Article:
In her first memory of this life, she clutched two pecans in her small hands. Warm brown with tabby cat black stripes, dry and cool to the touch. She might have gathered an empty husk, too, its edges curled as if forced open by fire. Perhaps she heard a nut fall and, like any two-year-old creature, looked up into the branches where the autumn leaves rustled.

During the winter when she was three, one freezing night, in a place where snow rarely falls, white blanketed rooftops and yards. She doesn’t remember building the tiny snowman, but when she was older, she saw a photo and recalled the carport where she crouched, the pecan tree bare and braving the cold at her back, out of frame.

Spring, then summer. She does remember the swing where she sat with her Mother Goose book, repeating the rhymes to herself, but she never felt alone. Close by, the pecan tree shaded her. He was not her favorite tree—that distinction went to the live oak, five centuries old, that grew next to the church where she was told to believe in angels and a holy ghost—but she loved the old gray fellow with the greenbitter leaves.

Under him, she played, read, picked flowers, and sat with Petunia, the doll made by her great aunt. She knew welcome and safety there. When her family moved from her great-grandmother’s duplex before she turned five, she was torn from the roots of her comforting friend.

She would acknowledge the tree when her extended family joined together for Christmas and stare at it over the fence when she visited her cousin, whose house was behind their great-grandmother’s. The tree and she were not so much estranged as growing apart, her memory fading as adolescence, adulthood, robbed her of enchantment.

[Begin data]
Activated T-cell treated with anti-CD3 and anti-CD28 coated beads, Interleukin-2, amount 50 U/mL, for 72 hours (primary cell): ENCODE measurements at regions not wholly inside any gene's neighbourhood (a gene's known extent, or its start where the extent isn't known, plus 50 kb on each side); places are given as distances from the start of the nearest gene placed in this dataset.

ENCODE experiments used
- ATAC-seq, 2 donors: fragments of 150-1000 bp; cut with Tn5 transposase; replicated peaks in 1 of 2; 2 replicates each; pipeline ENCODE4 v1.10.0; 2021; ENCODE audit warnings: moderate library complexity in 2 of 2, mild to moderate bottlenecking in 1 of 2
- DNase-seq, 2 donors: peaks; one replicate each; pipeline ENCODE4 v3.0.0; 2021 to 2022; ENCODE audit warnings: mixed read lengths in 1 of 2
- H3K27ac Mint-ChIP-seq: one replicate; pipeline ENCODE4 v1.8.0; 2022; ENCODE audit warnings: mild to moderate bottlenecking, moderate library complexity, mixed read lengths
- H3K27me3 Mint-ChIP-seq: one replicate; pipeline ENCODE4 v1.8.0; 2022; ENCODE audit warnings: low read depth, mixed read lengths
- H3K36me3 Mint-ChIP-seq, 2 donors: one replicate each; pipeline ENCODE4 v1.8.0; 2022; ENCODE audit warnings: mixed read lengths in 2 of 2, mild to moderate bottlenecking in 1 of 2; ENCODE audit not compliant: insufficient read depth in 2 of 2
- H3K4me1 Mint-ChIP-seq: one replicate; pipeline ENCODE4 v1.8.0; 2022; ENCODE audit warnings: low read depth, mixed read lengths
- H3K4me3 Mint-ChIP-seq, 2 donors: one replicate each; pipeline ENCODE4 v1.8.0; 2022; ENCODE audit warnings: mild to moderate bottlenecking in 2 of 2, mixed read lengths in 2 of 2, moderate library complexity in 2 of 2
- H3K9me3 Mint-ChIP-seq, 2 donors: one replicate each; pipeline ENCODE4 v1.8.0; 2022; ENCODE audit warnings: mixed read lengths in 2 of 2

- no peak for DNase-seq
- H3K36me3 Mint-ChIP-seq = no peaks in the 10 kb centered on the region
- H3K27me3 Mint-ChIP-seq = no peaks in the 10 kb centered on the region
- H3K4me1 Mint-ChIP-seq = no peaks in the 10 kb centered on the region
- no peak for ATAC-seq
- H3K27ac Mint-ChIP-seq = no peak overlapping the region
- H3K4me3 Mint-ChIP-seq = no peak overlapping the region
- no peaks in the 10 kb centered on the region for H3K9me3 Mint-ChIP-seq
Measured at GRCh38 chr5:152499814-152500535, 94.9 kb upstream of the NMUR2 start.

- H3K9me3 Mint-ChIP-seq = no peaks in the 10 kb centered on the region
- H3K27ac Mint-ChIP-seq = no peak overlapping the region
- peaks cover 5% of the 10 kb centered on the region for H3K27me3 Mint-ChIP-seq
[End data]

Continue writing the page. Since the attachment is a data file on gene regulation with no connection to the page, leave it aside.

This magic would return decades later, when she was a writer and a girl named Secret came to her, a child with black hair, tawny skin, and eyes the colors of night and day who could speak to creatures and plants. She had no such gift, this writer, but she thought Secret chose her to tell the story because of their shared love of Nature and what cannot be easily explained.

She began to remember again—with her body, not her mind—the presence of the old pecan tree. Shelter, companion, protector, and something else. Something else. She had not been alone with him.

When the glimpse ripped through, she questioned whether it was real or true, but the tears confirmed what her heart knew.

Two years old, ta-ta, ta-ta (thank you, thank you) she said as she gathered flowers in her hands, offered by a fairy clothed in mist. The fairy—oh, she knew her, knew her well—vanished as her father shouted in anger and rushed across the yard to her.

In silent witness, the pecan tree stood his ground, the thin place where the fairies crossed thick with bark.

An arcane manuscript. A strange symbol. A 1,000-year-old family legacy. Secret Riven must discover the connections among them and confront her fate—to release a plague meant to destroy, and transform, the world as all have known it. The Plague Diaries illuminates the power of our choices, the scars they leave, and the wounds they heal. Fairy-tale fans will surely notice allusions to “Beauty and the Beast,” “Little Red Riding Hood,” and other favorites.

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Ronlyn Domingue
Ronlyn Domingue is the internationally published author of The Mercy of Thin Air and the Keeper of Tales Trilogy—The Mapmaker’s War, The Chronicle of Secret Riven, and The Plague Diaries. Her essays and short stories have appeared in several print and online publications, including New England Review, Shambhala Sun, and The Nervous Breakdown. Connect with her on, Facebook, and Twitter.